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Village Youth Theatre Presents 'The 25th Annual Putnam County Spelling Bee'

The four-day run of the Tony Award-winning musical comedy opens Thursday.

Eighteen area teens will take to the stage for a four-day run of the Birmingham Village Youth Theatre’s summer production, The 25th Annual Putnam County Spelling Bee, opening at 7 p.m. Thursday. The Tony Award-winning musical comedy revolves around six quirky teens competing in the county spelling bee and three equally quirky grown-ups who run it.

Nine principal actors will be joined by nine chorus members, all of whom have been rehearsing for 10 weeks to bring the show to life.

“We’ve done some really innovative things with the chorus,” said director Debbie Tendrick. “We integrated the chorus into songs that it wouldn’t normally be in, giving the kids a lot more stage time and experience.”

The musical’s success on Broadway isn’t the only reason Tendrick was so excited that the group’s board of directors selected Spelling Bee for its spring musical.

“I’ve been dying to do this play because of the interactive element,” said Tendrick, who also serves as music director for the show. “It features what we call a ‘fourth wall down’ aspect, meaning the audience is involved.”

Tendrick said Spelling Bee is the first Village Youth Theatre performance with an improvisational component, which she maintains is great training for the cast’s young actors, who will regularly find that performances don’t always go as planned.

“For example, during one of our dress rehearsals, the top of the spelling bee trophy broke off unexpectedly,” Tendrick recalled. “But everyone stayed perfectly in character. The improvisational aspect of this show has trained the kids for moments like that.”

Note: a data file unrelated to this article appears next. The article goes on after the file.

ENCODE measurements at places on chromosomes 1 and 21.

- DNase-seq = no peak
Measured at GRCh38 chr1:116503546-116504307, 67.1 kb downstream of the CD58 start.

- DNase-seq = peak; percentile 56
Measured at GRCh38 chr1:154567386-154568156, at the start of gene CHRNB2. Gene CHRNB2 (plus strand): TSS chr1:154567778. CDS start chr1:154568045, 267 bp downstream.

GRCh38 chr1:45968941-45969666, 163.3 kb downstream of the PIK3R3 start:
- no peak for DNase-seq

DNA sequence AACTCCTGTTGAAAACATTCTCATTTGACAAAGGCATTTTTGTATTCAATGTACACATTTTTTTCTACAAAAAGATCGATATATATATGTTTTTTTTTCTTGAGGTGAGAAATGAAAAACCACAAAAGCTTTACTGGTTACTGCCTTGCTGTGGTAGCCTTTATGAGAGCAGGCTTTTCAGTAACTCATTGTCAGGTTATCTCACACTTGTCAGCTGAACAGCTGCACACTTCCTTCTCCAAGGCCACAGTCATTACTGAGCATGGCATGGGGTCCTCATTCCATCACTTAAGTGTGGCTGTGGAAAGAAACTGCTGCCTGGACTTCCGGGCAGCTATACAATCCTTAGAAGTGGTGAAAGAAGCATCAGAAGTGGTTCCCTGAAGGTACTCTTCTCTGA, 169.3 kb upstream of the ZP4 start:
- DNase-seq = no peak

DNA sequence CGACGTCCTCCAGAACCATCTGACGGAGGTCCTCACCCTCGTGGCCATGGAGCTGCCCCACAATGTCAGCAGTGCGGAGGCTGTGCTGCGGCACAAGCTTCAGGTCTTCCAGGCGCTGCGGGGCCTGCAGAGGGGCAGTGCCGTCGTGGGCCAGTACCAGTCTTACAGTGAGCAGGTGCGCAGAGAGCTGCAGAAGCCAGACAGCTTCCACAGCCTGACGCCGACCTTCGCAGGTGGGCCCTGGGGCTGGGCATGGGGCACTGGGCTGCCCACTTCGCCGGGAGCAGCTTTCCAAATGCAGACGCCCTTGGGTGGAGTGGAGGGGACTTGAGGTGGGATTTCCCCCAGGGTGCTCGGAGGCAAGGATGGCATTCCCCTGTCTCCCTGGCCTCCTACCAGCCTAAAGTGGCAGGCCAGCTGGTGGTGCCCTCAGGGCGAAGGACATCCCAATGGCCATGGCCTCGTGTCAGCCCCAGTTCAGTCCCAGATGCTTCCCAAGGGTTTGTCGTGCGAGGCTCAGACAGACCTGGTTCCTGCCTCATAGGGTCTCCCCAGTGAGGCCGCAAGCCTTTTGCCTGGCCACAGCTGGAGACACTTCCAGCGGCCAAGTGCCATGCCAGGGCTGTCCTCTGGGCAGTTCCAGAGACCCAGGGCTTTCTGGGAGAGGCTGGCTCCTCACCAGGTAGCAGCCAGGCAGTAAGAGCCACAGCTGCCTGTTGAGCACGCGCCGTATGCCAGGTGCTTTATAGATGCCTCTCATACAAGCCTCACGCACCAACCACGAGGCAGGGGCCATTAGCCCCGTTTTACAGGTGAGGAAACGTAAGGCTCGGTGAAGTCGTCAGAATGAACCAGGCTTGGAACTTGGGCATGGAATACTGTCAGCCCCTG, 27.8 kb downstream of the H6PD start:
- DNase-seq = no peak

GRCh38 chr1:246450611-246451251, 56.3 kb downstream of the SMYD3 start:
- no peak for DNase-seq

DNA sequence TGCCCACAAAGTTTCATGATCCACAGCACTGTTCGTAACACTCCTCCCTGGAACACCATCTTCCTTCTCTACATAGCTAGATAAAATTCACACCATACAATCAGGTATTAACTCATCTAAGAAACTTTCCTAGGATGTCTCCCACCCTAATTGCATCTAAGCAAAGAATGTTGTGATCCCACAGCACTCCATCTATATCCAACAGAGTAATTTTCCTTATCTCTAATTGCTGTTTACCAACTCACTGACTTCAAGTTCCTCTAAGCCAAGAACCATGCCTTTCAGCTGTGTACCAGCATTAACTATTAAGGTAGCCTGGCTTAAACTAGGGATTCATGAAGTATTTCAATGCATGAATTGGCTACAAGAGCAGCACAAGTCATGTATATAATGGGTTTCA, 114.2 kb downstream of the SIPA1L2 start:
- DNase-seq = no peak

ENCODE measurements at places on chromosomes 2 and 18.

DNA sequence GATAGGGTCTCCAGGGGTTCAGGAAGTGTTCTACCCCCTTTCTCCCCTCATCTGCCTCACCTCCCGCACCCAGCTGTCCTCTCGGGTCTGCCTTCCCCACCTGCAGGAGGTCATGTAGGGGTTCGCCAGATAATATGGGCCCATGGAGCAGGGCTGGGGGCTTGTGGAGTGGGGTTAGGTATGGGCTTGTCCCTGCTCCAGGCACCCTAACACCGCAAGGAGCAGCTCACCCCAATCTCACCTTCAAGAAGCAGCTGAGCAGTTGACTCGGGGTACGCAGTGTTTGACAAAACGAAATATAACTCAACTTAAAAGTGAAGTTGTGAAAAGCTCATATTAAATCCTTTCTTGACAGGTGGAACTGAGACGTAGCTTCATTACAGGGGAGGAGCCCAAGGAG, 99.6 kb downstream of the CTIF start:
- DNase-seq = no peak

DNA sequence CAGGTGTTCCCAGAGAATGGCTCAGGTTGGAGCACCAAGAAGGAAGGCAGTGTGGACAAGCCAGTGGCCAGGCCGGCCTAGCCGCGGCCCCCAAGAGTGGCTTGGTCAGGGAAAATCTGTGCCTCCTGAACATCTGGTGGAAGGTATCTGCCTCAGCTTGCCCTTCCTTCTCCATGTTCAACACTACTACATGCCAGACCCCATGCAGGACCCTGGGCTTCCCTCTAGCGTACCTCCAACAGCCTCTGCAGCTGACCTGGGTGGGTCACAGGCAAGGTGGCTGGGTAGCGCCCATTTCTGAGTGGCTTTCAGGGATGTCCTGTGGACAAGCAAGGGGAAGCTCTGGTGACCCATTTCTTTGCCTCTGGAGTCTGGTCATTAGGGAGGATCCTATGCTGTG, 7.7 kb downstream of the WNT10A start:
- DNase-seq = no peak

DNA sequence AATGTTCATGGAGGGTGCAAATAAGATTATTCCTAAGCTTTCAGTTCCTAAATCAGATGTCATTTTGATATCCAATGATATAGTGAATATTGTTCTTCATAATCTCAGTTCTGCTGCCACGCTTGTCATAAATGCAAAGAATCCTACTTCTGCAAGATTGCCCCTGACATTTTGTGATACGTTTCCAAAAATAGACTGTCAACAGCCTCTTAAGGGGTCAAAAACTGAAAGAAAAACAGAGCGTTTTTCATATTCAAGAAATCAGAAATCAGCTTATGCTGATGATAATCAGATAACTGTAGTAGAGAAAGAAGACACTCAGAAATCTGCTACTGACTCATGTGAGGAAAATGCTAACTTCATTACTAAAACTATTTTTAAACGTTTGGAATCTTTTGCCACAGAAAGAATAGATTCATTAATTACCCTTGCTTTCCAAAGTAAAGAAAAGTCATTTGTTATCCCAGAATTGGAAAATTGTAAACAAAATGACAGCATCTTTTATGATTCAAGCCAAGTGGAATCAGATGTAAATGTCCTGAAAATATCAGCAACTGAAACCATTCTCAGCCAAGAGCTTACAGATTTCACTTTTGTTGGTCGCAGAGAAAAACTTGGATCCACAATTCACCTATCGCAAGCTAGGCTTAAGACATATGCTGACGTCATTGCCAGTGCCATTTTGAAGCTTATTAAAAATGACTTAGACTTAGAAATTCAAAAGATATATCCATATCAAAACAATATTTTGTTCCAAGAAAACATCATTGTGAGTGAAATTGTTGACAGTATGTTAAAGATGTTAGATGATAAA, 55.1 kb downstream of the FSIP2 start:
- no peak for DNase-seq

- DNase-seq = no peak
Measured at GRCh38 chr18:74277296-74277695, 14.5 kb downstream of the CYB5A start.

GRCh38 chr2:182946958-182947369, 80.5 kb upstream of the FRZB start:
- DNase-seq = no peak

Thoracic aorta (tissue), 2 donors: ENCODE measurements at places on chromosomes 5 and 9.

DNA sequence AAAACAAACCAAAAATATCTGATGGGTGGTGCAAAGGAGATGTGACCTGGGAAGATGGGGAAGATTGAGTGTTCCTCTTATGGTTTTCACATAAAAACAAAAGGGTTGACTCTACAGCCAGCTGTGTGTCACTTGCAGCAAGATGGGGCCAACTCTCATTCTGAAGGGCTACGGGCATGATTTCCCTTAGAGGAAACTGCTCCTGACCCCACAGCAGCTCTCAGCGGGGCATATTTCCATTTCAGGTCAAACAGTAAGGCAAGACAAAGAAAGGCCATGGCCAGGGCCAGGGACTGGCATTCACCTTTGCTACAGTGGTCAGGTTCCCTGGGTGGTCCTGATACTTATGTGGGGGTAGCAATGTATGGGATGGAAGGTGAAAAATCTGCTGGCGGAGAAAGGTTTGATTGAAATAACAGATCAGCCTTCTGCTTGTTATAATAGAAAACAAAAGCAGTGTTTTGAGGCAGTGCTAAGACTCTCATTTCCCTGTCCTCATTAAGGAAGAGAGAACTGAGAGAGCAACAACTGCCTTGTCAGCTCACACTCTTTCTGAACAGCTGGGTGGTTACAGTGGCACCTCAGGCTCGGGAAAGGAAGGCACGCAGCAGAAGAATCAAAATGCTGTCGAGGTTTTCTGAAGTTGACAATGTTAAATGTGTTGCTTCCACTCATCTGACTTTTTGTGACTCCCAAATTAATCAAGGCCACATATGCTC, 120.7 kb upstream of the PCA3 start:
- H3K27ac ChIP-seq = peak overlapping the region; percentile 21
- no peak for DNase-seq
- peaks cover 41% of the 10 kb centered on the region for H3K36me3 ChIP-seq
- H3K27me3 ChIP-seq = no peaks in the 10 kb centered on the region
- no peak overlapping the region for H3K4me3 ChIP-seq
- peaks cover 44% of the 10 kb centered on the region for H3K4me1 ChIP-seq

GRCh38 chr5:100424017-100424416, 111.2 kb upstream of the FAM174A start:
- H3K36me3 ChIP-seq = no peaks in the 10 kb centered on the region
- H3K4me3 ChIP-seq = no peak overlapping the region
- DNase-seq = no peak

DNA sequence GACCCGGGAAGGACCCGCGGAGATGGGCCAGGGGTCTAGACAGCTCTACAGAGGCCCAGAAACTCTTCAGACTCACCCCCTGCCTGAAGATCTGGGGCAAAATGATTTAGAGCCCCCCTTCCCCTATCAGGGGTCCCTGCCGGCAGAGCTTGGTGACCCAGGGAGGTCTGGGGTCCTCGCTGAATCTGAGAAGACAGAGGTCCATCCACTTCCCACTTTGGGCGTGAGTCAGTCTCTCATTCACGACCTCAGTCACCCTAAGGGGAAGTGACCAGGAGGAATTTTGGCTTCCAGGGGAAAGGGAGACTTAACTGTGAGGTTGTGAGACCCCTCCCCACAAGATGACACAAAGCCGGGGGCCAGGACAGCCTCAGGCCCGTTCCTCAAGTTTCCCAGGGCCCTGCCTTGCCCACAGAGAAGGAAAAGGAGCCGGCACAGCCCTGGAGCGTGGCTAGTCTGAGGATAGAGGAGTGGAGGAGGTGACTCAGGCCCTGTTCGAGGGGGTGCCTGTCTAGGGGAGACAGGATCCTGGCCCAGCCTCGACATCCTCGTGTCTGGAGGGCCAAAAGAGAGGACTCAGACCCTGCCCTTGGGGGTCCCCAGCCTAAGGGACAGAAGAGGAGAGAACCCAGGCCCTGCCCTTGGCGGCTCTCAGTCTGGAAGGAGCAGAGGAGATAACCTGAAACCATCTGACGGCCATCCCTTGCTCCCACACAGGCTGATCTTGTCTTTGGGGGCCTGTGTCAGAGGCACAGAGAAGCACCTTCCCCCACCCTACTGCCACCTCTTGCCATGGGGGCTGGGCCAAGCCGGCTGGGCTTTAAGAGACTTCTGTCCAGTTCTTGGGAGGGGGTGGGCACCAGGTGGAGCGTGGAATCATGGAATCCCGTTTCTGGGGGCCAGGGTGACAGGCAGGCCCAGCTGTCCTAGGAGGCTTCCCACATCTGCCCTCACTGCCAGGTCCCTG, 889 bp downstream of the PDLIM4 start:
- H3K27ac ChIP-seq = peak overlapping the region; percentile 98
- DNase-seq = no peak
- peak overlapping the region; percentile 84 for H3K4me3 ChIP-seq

During the show, several audience members will be invited on stage to join the cast as guest spellers, which Tendrick said often leads to hilarity as the words get more and more difficult.

Spelling Bee also shines a light on social issues such as bullying, relatable to teens on and off stage.

“One character has a lisp and is often ridiculed; another is an outsider lacking some basic social skills,” Tendrick explained. “All of the participants have different things going on in their lives that they bring with them to the bee. In the end, they all learn more about themselves and each other. Their fears and quirks are illuminated in the songs.”

Spelling Bee is the second of two musicals in the Village Youth Theatre's 2010-11 season. In December, the troupe presented Narnia: The Musical. Other past performances of the Village Youth Theatre have included Mulan and Rent, the latter of which included Leora Ben Ze’ev of Huntington Woods in its cast. She will once again grace the Village Youth Theatre stage with a starring role in Spelling Bee as Olive Ostrovsky.

“Olive has been my dream role since I was in the eighth grade,” said Ben Ze’ev, 18, a recent graduate of Berkley High School. “I first saw the show when the tour made a stop at the Fisher Theater a few years ago and then saw it again later at Stagecrafters in Royal Oak.

“Olive has an amazing song called 'The I Love You Song' with an F sharp belt. It is the highest belt I will have ever performed," Ben Ze'ev said. "It’s a sweet and sad song and my favorite of the show.”

Ben Ze’ev is joined by teens in seventh through 12th grades hailing from nearby communities, including Birmingham, Beverly Hills, Bloomfield Hills and West Bloomfield. All were required to audition for the show by performing a monologue, singing and participating in improv games. The cast has been rehearsing for more than two months, two or three times a week after school.

“Because the cast is small, we’ve all gotten close,” Ben Ze’ev said.

Ben Ze’ev and Tendrick agree that the show will appeal to a wide audience.

“It’s a show that people can enjoy even if they aren’t into musicals,” Ben Ze’ev said. “That’s why I wanted to be involved. You don’t have to sit through jazz hands and kick-line numbers.”

Tendrick has one suggestion for the audience: “Bring a broad sense of humor!”

Evening performances are at 7 p.m. Thursday-Saturday, with matinees at 2 p.m. Saturday and Sunday. Tickets, which cost $15 for adults and $12 for children and students, are available now online, from the box office or by phone at 248-644-2075.

Debbie Tedrick June 23, 2011 at 01:45 PM
Jacquie, thanks so much for the wonderful article! I hope everyone has a great time at the Bee! Debbie Tedrick, Director/Music Director

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